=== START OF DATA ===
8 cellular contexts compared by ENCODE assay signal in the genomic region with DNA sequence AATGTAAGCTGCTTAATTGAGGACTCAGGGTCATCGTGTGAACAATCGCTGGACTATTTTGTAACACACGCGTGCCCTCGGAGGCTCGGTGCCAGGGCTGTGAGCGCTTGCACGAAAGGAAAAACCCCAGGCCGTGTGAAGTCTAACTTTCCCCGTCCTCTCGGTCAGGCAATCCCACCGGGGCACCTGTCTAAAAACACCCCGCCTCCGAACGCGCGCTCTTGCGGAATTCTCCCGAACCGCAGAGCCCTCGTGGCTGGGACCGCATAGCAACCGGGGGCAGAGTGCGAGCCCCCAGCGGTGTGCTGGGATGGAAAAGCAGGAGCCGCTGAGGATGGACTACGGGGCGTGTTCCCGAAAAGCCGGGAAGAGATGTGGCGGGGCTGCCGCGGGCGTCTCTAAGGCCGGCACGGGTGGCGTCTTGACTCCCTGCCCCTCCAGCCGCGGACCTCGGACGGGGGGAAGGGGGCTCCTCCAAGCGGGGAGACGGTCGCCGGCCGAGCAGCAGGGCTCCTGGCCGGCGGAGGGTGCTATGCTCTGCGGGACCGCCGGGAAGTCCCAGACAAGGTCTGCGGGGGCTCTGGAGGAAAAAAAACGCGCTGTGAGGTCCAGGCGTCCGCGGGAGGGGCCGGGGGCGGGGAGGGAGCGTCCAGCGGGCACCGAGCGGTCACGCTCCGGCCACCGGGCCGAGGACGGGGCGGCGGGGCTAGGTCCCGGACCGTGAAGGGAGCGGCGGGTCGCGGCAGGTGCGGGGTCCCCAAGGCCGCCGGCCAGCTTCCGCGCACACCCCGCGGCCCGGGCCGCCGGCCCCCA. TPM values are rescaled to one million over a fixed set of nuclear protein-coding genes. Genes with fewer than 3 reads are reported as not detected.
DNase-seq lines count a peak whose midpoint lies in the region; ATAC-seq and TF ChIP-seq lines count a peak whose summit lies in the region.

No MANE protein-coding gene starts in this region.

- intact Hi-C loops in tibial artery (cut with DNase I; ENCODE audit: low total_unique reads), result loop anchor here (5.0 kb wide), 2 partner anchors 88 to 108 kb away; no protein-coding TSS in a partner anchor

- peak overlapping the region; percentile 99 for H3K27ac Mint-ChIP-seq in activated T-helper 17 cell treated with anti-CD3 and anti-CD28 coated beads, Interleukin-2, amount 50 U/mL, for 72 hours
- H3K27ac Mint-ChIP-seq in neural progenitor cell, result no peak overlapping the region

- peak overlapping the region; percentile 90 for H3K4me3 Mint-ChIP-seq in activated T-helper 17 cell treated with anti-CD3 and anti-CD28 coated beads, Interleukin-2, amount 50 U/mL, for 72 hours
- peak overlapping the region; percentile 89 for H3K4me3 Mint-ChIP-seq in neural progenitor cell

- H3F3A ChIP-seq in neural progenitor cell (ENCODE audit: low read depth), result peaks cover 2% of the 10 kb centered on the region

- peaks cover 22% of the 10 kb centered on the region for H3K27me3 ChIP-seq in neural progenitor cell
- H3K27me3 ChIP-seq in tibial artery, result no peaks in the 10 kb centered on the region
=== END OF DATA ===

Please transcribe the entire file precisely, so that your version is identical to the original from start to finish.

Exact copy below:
8 cellular contexts compared by ENCODE assay signal in the genomic region with DNA sequence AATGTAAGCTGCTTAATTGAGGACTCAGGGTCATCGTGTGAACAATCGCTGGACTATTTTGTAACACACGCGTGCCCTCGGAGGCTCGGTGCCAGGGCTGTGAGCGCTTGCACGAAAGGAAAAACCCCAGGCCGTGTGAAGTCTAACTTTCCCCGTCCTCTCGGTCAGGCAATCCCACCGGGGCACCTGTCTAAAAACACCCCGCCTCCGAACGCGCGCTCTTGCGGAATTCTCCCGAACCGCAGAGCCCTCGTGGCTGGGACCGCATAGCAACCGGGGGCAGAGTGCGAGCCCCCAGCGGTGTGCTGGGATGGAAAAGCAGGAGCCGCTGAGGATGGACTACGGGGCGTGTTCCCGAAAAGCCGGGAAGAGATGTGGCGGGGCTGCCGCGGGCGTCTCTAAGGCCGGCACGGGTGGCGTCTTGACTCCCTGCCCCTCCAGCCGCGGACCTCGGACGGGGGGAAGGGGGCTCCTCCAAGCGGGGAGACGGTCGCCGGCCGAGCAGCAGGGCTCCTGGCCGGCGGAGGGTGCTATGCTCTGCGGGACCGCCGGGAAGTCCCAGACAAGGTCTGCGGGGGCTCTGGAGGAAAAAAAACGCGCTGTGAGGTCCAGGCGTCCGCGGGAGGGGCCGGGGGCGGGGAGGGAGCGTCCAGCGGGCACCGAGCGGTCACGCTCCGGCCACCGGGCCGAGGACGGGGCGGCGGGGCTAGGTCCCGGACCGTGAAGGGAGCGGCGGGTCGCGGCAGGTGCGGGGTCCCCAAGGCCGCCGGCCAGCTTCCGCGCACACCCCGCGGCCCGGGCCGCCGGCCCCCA. TPM values are rescaled to one million over a fixed set of nuclear protein-coding genes. Genes with fewer than 3 reads are reported as not detected.
DNase-seq lines count a peak whose midpoint lies in the region; ATAC-seq and TF ChIP-seq lines count a peak whose summit lies in the region.

No MANE protein-coding gene starts in this region.

- intact Hi-C loops in tibial artery (cut with DNase I; ENCODE audit: low total_unique reads), result loop anchor here (5.0 kb wide), 2 partner anchors 88 to 108 kb away; no protein-coding TSS in a partner anchor

- peak overlapping the region; percentile 99 for H3K27ac Mint-ChIP-seq in activated T-helper 17 cell treated with anti-CD3 and anti-CD28 coated beads, Interleukin-2, amount 50 U/mL, for 72 hours
- H3K27ac Mint-ChIP-seq in neural progenitor cell, result no peak overlapping the region

- peak overlapping the region; percentile 90 for H3K4me3 Mint-ChIP-seq in activated T-helper 17 cell treated with anti-CD3 and anti-CD28 coated beads, Interleukin-2, amount 50 U/mL, for 72 hours
- peak overlapping the region; percentile 89 for H3K4me3 Mint-ChIP-seq in neural progenitor cell

- H3F3A ChIP-seq in neural progenitor cell (ENCODE audit: low read depth), result peaks cover 2% of the 10 kb centered on the region

- peaks cover 22% of the 10 kb centered on the region for H3K27me3 ChIP-seq in neural progenitor cell
- H3K27me3 ChIP-seq in tibial artery, result no peaks in the 10 kb centered on the region